All that kind of work can be parallelized in the same way as any other "regular" game engine work, such as with a job system  :)
As for the D3D12 deferred contexts, I found that you need to have several hundred draw calls per command list to get any decent savings. So if you've got some kind of rendering queue, you can divide the number of items in the queue by ~300 (rounding up), and then spawn that many jobs to convert each section of the queue into a command list, and then submit the command lists in the appropriate order with a single call to ExecuteCommandLists once that group of jobs has completed.

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My multi-threaded engine implementation is fairly simple.  It's interleaved, but its effective.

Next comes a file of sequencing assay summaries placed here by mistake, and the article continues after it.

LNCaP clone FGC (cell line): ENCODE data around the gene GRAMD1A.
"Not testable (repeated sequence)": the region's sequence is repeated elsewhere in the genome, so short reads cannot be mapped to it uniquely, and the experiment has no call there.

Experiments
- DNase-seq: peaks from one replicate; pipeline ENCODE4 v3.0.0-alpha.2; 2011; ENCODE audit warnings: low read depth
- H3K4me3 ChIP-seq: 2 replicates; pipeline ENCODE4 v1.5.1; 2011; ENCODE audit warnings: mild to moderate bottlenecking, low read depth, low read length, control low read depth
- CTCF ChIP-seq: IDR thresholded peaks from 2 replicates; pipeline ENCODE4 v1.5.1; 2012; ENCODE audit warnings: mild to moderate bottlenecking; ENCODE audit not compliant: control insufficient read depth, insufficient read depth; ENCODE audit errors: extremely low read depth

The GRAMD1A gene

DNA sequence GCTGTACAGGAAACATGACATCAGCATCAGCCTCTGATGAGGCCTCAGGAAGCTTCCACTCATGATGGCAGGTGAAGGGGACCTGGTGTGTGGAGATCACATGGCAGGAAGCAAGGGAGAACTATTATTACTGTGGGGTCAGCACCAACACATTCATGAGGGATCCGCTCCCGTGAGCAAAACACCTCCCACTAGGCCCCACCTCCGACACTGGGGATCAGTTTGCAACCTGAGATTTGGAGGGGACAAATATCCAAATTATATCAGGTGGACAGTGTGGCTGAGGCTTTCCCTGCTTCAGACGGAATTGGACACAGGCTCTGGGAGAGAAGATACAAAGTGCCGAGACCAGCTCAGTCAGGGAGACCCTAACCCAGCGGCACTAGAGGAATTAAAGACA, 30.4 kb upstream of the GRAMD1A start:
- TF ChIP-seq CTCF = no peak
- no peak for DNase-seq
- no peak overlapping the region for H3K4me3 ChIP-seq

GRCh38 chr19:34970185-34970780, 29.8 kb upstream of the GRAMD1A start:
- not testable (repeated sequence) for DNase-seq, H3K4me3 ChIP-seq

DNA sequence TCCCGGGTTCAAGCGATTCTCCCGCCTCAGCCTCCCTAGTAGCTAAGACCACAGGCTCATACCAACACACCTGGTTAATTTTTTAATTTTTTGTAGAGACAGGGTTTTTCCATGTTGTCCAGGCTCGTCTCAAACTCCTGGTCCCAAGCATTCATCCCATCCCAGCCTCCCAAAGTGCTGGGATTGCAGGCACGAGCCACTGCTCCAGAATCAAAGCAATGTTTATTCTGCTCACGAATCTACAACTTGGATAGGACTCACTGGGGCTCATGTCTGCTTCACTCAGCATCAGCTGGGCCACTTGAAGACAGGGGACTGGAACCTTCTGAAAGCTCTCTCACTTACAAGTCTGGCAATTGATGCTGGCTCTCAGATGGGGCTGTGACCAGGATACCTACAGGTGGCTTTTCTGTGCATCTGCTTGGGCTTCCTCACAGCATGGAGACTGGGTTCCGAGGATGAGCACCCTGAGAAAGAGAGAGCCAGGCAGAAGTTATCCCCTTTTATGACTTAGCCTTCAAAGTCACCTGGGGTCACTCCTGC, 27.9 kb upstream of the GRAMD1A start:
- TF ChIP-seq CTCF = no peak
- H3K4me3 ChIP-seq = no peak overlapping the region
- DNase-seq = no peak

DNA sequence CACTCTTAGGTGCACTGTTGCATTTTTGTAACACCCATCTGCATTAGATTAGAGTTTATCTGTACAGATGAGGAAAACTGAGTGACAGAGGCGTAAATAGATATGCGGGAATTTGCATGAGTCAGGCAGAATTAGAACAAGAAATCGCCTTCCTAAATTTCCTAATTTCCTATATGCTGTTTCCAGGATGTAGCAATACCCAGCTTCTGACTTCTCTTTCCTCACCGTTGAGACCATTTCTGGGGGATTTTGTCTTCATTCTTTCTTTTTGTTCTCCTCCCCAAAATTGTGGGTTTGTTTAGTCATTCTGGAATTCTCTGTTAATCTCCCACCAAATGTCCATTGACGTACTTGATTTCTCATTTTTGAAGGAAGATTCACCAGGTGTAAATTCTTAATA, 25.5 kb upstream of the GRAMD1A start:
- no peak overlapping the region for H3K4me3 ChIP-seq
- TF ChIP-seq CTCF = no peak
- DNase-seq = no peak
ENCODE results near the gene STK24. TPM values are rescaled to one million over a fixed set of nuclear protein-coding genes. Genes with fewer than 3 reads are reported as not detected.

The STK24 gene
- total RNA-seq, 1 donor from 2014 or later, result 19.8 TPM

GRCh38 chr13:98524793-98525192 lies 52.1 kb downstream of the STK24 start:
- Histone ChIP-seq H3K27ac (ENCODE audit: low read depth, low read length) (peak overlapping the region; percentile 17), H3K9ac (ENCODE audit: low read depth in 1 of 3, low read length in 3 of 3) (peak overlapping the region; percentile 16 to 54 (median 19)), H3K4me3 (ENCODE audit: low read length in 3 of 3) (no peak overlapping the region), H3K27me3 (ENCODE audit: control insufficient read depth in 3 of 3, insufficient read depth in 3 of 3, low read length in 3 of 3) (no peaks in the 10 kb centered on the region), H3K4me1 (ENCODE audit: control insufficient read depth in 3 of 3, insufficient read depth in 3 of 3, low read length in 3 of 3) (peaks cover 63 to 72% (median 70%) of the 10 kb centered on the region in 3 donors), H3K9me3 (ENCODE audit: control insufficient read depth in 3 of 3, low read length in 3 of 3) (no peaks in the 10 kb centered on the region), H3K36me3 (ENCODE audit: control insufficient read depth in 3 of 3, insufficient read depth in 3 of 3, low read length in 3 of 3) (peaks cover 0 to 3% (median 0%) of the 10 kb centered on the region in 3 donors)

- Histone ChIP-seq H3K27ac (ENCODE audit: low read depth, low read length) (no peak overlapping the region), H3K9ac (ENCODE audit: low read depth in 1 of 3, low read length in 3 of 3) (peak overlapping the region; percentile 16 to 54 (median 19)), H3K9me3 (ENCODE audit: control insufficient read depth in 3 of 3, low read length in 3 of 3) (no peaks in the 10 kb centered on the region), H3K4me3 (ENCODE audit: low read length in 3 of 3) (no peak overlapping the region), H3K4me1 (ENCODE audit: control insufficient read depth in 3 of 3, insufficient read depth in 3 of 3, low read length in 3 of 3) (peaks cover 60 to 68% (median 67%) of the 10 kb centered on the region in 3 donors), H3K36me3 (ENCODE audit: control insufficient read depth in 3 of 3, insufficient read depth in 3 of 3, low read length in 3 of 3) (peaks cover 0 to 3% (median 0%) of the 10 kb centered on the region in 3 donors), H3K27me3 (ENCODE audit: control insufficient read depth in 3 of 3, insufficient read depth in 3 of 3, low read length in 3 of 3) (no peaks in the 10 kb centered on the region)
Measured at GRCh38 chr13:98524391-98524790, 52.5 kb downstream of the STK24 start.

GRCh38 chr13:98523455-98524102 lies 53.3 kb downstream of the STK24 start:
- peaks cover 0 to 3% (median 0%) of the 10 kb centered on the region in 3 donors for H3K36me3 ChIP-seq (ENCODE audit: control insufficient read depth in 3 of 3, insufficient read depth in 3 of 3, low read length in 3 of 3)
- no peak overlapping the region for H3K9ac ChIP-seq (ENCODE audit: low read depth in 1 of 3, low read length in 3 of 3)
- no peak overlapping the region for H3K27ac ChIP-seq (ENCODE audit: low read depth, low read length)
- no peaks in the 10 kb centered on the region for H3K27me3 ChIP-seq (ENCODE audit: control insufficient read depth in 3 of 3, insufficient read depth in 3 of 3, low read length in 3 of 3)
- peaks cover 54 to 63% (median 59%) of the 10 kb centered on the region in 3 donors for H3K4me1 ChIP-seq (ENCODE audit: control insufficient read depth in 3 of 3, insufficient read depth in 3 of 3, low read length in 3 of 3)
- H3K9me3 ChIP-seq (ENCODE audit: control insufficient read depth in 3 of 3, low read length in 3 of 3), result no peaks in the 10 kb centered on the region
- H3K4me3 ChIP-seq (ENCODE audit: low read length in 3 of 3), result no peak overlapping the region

Spawn Thread A - Build terrain in Deferred Context/Command List.

Thread A completes Command list

Spawn Thread B - Build Water and other components

Execute Command List from Thread A in immediate context.

Thread B Completes

Execute Command List from Thread B in immediate context.


By rights, I could add, c and d etc and it would be interleaved.  As it's been said, you need a few 100 draw calls (or calls of significant size) to get benefit.  I try not to break it down at the moment because this sort of change doesn't give me much more.   I do spawn other threads to traverse the quad tree also to do things like occlude assets etc before it gets time to render also (although at the moment I'm rolling the dice here and not checking that the occlusion is done in time, I am yet to add a blocking component).